Grinnan also sees blister packs penetrating the market in a big way. "But it requires dexterity and strength to peel the blisters, so a lot of solutions available for blisters don't work well," he says. His company and others are trying to figure out ways to make blister packs that are easier to open, are more portable, and provide more information. Blister packs could also extend shelf life; they help keep out moisture and gases, like oxygen, that can degrade pills. But other than the oft-quoted Ohio State University study, says Henderson, "There isn't as much academic research [on packaging] as you'd like to see. The focus is on upstream chemistry rather than packaging."
One of the newer packages Reynolds makes is the Safety-Pak Plus, a peel and push blister pack with a broader sealing window that can be sealed at lower temperatures during assembly. Mohr predicts a demand from boomers for wallet-type blister packs that open like a bifold; the outside of the package could be used as a billboard for consumer information. "Baby boomers are very mobile. They lead very active lives, so they need a reminder, like in a BlackBerry, to refill the pills," she says. "They want their medications in delivery systems they can transport easily, like transdermal, blister-unit doses or an inhaler. It must be mobile, easy to use, convenient, and have visual indicators to help them."
Cadmus Healthcare Packaging in Charlotte, N.C., has a license to produce the carton for the Discreet Dose Slider developed by the Finnish-Swedish company Stora Enso Pharmaceutical Solutions in Morris Plains, N.J. The package has a locking mechanism that the company says is easy for seniors to open yet difficult for children; the mechanism has been rated F-1, the highest rating given by the U.S. Consumer Product Safety Commission, indicating that the package prevents a child from accessing even a single dose.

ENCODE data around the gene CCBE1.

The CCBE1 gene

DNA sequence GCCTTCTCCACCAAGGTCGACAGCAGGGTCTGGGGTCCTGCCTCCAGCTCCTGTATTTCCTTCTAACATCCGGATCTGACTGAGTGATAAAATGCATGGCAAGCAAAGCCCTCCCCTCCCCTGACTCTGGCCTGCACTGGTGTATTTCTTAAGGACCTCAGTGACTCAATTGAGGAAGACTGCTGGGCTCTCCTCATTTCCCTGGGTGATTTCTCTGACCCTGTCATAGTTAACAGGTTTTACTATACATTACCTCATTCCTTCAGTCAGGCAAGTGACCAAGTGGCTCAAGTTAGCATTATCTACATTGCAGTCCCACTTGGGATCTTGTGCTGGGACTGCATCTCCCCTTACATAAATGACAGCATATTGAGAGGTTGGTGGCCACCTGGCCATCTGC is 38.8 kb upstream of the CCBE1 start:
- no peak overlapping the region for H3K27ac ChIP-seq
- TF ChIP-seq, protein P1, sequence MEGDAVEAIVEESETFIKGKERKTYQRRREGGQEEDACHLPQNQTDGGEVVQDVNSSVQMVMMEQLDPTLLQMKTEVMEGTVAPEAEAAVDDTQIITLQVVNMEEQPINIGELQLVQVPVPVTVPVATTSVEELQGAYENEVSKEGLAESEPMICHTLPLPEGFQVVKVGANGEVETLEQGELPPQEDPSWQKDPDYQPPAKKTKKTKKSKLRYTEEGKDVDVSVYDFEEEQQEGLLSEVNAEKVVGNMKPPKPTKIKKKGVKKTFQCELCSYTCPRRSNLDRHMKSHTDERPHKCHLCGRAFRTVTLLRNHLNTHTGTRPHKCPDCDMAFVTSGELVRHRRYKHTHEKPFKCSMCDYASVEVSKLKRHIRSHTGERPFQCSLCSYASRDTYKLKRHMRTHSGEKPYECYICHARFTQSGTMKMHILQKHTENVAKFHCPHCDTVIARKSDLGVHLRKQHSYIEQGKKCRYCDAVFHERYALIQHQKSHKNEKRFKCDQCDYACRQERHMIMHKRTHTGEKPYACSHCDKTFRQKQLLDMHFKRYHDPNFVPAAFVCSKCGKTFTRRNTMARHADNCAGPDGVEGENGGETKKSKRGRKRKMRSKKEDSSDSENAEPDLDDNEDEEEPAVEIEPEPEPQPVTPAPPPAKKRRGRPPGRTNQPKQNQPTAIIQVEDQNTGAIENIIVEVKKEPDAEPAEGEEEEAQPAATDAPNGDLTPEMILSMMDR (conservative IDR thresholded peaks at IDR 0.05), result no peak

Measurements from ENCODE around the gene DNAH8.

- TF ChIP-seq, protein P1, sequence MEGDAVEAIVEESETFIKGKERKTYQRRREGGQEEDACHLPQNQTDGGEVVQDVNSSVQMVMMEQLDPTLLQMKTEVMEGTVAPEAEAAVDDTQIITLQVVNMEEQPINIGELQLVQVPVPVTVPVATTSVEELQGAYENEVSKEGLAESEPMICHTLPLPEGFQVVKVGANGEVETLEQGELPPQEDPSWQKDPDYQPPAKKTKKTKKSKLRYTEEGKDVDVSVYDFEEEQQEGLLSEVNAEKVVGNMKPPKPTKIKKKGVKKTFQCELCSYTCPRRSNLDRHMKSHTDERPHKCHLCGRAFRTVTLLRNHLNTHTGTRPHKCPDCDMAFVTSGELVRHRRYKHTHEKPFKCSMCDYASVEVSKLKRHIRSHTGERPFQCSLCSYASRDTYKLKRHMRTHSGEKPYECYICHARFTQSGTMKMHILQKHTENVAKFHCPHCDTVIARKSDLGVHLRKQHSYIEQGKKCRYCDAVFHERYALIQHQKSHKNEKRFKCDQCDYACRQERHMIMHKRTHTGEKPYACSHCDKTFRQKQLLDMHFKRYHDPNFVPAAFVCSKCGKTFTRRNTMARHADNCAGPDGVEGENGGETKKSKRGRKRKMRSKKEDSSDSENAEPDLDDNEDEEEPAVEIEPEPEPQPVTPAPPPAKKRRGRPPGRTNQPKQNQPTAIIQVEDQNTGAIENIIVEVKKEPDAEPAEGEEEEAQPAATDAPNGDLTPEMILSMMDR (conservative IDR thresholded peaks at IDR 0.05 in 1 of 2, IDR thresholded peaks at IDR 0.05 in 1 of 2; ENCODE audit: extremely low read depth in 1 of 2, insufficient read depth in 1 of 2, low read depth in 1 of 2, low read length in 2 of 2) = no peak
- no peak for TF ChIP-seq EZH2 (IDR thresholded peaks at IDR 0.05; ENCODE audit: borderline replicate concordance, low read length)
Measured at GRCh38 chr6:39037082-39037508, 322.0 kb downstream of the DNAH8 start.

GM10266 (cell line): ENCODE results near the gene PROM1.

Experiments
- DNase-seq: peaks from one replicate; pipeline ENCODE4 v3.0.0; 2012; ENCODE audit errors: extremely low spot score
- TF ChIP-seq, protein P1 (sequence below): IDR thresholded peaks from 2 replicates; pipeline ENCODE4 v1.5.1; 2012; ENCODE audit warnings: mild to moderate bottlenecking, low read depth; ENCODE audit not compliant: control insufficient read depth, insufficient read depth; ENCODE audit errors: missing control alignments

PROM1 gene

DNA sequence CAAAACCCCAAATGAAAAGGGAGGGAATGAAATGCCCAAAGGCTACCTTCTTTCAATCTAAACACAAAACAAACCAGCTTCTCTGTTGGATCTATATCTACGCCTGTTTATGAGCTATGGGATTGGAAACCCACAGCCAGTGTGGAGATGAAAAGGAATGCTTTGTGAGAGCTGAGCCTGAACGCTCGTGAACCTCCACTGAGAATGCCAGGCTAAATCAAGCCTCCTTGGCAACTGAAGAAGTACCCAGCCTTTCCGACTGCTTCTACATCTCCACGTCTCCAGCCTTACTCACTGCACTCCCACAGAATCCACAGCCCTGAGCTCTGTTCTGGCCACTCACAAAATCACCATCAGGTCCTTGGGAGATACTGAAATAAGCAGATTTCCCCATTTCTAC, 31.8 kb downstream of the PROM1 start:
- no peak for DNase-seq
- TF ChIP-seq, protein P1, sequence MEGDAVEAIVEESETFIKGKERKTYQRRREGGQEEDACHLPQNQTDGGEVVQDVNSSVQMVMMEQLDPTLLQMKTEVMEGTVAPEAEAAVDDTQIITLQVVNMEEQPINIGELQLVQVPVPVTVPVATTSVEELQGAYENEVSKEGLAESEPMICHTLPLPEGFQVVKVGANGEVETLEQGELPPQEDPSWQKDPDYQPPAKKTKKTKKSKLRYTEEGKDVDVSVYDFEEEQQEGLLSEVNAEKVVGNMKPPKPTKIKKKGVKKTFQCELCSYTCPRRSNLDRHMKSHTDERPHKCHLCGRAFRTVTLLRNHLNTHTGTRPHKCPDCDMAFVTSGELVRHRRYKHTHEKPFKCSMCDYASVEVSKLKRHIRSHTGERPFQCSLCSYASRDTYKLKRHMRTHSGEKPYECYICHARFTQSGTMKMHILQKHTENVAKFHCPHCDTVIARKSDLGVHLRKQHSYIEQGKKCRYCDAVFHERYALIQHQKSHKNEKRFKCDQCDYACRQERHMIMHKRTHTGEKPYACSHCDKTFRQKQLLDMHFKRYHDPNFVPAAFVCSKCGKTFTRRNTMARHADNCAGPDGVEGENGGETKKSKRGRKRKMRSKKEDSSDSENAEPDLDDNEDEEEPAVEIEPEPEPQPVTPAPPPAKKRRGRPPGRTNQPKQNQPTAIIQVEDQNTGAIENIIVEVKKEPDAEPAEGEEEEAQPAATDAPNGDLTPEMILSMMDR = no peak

We are seeing pouching growing 5% to 7% per year and blisters growing at the same rate. But it will always be cheaper to put pills into bottles. There may be a critical mass for blister packaging in another 10 years.
-Georgia Mohr, Reynolds Flexible Packaging
"Your hand has to be larger than a three-year old'S to open the Discreet Dose Slider child-resistant feature," says David Phillipes, director of business development at Cadmus. One reason for the focus on child resistance is that many seniors have grandchildren who visit them. And, while a bottle whose cap must be pushed down and twisted will keep out kids, seniors with arthritis have a difficult time opening it. Seniors tend to take out the pills and repackage them, so that they're no longer child safe.
Phillipes adds that the slider packaging is made from almost all recyclable components, including paperboard, which taps into another boomer desire: recyclable packaging. "The biggest thing baby boomers want is a recyclable package or something that'S sustainable, meaning traceability all the way back to the forest," he says. "But there'S a cost issue. I do see some of the pharmaceutical companies are willing to pay a little bit more for a 100% paper board package with no plastic that is recyclable. It'S the newest trend, which is why we jumped onto the Discreet Dose Slider bandwagon." He says other companies are aiming at recyclability as well, as are Wal-Mart, some of the big pharmaceutical companies, and consumer companies like Procter and Gamble.But planning and acting are two distinct things. "No one wants to pay the cost for packaging that is senior friendly, child resistant, and costs a little bit more," Phillipes says. "So managed healthcare and the Wal-Marts will drive the packaging, not the baby boomers.